Andy Warhol meets the Cars: The notorious NSFW ‘nude’ version of the ‘Hello Again’ video
07:23 pm
Andy Warhol meets the Cars: The notorious NSFW ‘nude’ version of the ‘Hello Again’ video

Ric Ocasek on the cover of Andy Warhol’s Interview 

When the Cars released their Heartbeat City album in 1984, they garnered a massive MTV hit with the iconically “totally 90s” computer animated music video for “You Might Think,” so pop artist Andy Warhol had his work cut out for him when he was tasked by band leader Ric Ocasek with directing their next video.

Technically the “Hello Again” video was co-directed by Andy Warhol and Don Munroe, who had worked with Warhol on his various cable access TV shows in the early 1980s and later Warhol’s short-lived MTV series, but other than showing up I can’t imagine that Warhol actually that all had much else to do with it.

There are however, some distinctly Warholian touches to “Hello Again”: As the video begins we see bartender Andy watching a fake youth culture show on TV, with one kid arguing how every skyscraper is a phallic symbol (a nod to Warhol’s film Empire, his eight hour and five minute long “portrait” of the Empire State Building.) Voyeur Andy also watches people kissing like in his 1963 film Kiss.  We see several glamorous “superstars” dancing and prancing around with revealing costumes. One of them (John Sex) has his own pet python wrapped around his body. A gorgeous young Gina Gershon is seen with alphabet soup letters on her tongue. Busty New York City clubland “It Girl” of the early 80s Dianne Brill is her usual effervescent self and there’s Warhol’s studio assistant Benjamin Liu appearing in drag as his alter ego Ming Vauze. And of course the Cars, let’s not forget them.

Gina Gershon
At least that’s what happens in the tamer, PG-rated version of the video. The “uncensored” version features small cars driving all over some exposed breasts with stop motion animation! WHERE did they think this could or would be exploited? Only HBO could have aired something like it at the time. I guess it was for nightclubs. Most Cars fans didn’t even know the sexier version existed until YouTube came along.

From an entry dated Thursday, March 29, 1984, pages 560-561 in The Andy Warhol Diaries:

It was raining and snowing out and this was the day we had to film all day doing the Cars video for their song “Hello Again” at the Be-Bop Cafe on 8th Street. Benjamin [Liu] came in drag to pick me up for shooting. He was going to be in it, too.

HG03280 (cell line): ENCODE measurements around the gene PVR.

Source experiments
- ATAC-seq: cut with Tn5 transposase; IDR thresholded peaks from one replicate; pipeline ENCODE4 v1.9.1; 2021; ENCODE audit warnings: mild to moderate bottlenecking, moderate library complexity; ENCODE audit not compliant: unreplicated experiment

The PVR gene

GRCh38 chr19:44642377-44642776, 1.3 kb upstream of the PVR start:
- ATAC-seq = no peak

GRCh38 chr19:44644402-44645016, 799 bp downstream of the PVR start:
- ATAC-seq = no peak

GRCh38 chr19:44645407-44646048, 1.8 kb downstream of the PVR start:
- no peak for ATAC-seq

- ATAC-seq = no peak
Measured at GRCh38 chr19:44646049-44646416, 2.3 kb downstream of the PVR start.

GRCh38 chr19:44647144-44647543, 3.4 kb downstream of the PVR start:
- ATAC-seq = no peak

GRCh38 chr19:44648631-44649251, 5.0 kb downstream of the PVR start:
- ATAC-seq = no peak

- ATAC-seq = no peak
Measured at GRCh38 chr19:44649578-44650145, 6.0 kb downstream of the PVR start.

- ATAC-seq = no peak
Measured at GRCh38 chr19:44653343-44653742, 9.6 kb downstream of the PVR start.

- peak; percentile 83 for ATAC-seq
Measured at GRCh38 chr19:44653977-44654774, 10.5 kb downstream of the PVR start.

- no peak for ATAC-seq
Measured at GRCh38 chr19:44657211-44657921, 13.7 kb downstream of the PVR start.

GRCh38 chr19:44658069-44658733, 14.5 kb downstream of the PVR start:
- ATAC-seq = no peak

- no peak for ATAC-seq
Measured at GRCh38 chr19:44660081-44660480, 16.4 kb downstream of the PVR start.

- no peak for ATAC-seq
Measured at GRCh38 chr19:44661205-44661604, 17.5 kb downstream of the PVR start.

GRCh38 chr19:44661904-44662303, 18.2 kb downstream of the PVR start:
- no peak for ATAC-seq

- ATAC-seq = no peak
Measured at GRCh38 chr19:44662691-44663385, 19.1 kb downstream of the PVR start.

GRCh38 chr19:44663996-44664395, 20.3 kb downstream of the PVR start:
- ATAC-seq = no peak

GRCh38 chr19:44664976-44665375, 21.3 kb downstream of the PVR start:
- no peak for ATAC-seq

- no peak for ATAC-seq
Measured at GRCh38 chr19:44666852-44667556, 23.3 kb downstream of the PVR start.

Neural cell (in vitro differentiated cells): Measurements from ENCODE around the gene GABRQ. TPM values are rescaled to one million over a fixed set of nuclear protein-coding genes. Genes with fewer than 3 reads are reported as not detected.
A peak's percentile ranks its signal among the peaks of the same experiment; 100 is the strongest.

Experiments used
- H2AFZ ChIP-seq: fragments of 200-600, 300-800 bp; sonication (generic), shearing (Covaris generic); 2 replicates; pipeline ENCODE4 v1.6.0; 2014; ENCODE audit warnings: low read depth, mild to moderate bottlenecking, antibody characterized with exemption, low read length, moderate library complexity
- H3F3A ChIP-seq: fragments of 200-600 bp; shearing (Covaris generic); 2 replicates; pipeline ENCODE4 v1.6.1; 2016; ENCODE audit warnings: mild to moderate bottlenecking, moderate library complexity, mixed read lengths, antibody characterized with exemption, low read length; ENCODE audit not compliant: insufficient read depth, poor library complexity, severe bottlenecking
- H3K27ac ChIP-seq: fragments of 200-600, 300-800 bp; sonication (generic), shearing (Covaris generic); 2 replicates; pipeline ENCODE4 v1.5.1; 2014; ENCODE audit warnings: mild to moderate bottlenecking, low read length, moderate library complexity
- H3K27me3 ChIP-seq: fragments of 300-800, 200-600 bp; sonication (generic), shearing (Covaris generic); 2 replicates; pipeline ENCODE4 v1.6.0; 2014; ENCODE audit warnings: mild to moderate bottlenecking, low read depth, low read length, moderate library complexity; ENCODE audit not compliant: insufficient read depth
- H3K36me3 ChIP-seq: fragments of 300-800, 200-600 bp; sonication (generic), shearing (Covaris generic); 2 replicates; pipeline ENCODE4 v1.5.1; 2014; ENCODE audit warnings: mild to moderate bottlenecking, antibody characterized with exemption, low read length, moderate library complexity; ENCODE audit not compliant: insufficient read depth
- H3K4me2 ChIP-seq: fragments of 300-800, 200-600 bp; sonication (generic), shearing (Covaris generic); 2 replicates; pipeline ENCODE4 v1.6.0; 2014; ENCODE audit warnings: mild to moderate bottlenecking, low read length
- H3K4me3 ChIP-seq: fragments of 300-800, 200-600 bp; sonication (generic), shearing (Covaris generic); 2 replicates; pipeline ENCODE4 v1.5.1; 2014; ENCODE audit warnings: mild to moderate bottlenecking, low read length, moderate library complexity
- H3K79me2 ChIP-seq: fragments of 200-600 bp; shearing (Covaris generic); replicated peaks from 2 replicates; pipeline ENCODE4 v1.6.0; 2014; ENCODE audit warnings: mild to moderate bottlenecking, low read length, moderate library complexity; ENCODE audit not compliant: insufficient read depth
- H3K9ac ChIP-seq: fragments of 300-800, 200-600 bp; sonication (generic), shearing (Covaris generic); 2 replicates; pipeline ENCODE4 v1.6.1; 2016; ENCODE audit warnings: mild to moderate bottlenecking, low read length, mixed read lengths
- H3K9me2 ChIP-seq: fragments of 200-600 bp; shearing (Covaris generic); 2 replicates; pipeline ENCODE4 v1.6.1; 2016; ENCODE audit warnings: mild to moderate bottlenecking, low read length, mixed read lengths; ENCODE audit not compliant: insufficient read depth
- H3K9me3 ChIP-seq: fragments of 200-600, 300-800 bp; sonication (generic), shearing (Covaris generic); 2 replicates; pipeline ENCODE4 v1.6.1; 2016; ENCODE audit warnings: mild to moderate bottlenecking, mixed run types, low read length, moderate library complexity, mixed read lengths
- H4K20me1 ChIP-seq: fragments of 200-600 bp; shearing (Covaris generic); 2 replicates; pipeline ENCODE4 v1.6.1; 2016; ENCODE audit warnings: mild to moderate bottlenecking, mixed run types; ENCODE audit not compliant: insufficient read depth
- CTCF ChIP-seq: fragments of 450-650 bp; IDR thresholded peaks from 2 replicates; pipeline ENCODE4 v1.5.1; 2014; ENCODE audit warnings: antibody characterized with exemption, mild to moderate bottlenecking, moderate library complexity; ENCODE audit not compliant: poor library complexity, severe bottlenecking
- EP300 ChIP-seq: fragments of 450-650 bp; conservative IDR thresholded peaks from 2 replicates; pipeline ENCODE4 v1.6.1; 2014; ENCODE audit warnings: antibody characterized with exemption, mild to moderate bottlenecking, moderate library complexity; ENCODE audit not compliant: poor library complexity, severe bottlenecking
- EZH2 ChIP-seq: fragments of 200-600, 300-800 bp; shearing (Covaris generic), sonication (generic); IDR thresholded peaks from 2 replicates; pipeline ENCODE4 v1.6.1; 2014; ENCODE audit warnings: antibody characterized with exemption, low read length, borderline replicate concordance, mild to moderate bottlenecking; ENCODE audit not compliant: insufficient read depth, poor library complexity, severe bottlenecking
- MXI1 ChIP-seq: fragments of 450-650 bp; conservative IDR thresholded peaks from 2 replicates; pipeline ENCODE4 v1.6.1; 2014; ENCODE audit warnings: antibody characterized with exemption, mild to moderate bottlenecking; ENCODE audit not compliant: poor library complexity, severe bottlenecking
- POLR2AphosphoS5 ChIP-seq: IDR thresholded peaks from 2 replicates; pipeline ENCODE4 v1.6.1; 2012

I had to be a bartender and wear a tux. The crowd of extras looked like the old Factory days—Benjamin in drag, and a bald-headed mime in a Pierrot outfit, and John Sex with this snake. And then there was Dianne Brill with her big tits and hourglass figure. The Cars were cute.

They finally got to my part at 8:00 and I had to sing a song but I couldn’t remember the words. And I had to mix a drink while I was doing it, and with my contacts on I couldn’t see the Coke button on the soda dispenser.

And that meant being face to face with the Cars for a while, and it was hard to talk to them. I didn’t know what to say. I finished at 9:15. One of the kids gave me a ride home.

The words Warhol couldn’t remember were apparently just “Hello again”...

Dianne Brill
According to Cars keyboardist Greg Hawke:

“I think [Warhol] mainly did some of the conceptualizing and showed up to be an extra. And he invited his various friends to be in it. It was like any video shoot, but with a more interesting cast of characters. And you could always look over on the set and go ‘Hey that’s Andy Warhol.’”

Sounds about right!

The Rock and Roll Hall of Fame will induct The Cars—Ric Ocasek, Elliot Easton, Greg Hawkes, Benjamin Orr and David Robinson—later this month and Rhino has just released expanded editions of two of The Cars’ most iconic albums Shake It Up and Heartbeat City on CD and as a double-LP set. Each release features the remastered original album expanded with rare and unreleased bonus tracks. Illustrated booklets accompany the music and contain extensive liner notes written by rock journalist David Fricke. Enter below to win.


Above, the “uncensored” NSFW version of “Hello Again” (contains nudity):

Above, the better-known, far tamer version of “Hello Again”:

MTV looks behind the scenes of the “Hello Again” shoot.

Posted by Richard Metzger
07:23 pm



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